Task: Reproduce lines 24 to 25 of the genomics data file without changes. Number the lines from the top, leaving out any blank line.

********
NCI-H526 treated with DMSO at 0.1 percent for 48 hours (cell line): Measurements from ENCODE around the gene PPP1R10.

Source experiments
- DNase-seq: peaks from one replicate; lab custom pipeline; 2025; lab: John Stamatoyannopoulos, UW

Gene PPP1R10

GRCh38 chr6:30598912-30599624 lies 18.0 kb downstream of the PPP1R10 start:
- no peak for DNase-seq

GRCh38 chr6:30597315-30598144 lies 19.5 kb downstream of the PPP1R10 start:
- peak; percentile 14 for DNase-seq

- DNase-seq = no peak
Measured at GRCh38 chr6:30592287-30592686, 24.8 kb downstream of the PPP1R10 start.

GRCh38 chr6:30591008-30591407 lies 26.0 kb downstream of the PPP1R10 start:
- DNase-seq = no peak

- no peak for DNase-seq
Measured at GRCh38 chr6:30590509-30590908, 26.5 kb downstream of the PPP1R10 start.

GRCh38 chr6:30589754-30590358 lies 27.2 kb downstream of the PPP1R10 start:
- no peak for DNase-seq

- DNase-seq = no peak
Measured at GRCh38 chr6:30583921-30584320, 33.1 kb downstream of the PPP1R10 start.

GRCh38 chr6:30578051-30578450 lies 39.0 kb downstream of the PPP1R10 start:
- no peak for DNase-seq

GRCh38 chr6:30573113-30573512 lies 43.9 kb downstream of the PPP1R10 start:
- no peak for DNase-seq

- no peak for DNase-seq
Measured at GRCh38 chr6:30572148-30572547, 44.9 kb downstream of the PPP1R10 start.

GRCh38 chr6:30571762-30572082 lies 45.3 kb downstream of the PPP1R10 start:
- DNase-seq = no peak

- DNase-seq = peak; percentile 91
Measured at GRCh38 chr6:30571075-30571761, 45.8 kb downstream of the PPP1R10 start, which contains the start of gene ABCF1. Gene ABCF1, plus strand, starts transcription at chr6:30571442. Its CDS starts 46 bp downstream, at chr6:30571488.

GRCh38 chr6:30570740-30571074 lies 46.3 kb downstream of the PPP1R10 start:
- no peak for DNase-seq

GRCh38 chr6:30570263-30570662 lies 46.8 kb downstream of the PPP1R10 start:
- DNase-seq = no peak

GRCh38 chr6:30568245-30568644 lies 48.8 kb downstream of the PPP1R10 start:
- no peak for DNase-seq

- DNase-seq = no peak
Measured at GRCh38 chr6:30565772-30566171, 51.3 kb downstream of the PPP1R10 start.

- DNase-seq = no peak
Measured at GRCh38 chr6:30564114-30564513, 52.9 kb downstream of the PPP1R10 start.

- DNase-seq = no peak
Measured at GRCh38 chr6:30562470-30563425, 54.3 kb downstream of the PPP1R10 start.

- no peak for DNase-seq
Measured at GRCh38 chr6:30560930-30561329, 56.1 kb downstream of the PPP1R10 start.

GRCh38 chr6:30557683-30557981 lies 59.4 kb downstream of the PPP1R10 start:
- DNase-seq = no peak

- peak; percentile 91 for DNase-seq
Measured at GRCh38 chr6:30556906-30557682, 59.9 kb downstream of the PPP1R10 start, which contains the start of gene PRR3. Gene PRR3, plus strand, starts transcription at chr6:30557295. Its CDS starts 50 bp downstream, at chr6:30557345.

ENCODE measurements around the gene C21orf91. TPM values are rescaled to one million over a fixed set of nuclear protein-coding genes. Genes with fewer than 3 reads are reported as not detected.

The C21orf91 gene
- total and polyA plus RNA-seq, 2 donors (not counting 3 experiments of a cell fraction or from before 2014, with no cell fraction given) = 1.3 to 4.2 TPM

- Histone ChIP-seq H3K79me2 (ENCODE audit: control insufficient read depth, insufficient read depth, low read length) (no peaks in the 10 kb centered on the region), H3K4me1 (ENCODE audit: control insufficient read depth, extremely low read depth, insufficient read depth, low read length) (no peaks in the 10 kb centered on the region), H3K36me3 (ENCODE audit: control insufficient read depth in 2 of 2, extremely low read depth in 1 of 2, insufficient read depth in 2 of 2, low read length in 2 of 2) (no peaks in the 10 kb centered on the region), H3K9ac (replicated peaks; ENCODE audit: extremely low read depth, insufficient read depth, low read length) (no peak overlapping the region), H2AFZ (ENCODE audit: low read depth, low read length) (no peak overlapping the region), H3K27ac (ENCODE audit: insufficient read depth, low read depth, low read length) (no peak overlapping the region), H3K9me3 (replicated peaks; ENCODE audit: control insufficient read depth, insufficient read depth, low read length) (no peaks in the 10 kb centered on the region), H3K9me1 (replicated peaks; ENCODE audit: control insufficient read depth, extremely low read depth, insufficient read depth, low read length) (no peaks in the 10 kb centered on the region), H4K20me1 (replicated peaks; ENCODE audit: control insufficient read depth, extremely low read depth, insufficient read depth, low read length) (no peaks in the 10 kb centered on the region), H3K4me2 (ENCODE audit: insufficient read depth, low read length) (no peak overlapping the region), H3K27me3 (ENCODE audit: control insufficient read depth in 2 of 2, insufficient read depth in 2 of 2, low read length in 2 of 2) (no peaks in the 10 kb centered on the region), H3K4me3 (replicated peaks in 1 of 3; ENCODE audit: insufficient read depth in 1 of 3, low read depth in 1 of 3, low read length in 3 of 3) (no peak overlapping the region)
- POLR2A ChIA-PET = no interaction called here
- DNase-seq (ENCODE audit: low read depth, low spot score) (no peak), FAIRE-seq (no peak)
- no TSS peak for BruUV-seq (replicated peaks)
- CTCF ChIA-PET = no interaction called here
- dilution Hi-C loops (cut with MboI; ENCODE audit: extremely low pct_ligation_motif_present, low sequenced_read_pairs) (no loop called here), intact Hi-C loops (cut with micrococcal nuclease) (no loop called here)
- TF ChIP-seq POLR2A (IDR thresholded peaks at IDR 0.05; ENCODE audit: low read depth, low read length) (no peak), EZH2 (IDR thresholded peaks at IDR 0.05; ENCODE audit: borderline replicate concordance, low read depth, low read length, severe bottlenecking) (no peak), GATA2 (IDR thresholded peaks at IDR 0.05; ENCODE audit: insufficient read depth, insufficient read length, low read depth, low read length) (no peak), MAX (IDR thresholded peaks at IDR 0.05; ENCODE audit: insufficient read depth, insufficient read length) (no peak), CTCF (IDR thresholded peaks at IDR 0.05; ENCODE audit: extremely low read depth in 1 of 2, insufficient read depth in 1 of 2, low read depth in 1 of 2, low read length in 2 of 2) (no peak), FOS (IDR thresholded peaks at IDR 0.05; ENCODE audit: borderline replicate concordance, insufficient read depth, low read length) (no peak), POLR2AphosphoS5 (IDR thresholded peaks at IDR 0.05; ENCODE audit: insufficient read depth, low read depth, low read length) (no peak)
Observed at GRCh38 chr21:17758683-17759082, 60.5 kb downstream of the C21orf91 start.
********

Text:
Measured at GRCh38 chr6:30572148-30572547, 44.9 kb downstream of the PPP1R10 start.

GRCh38 chr6:30571762-30572082 lies 45.3 kb downstream of the PPP1R10 start: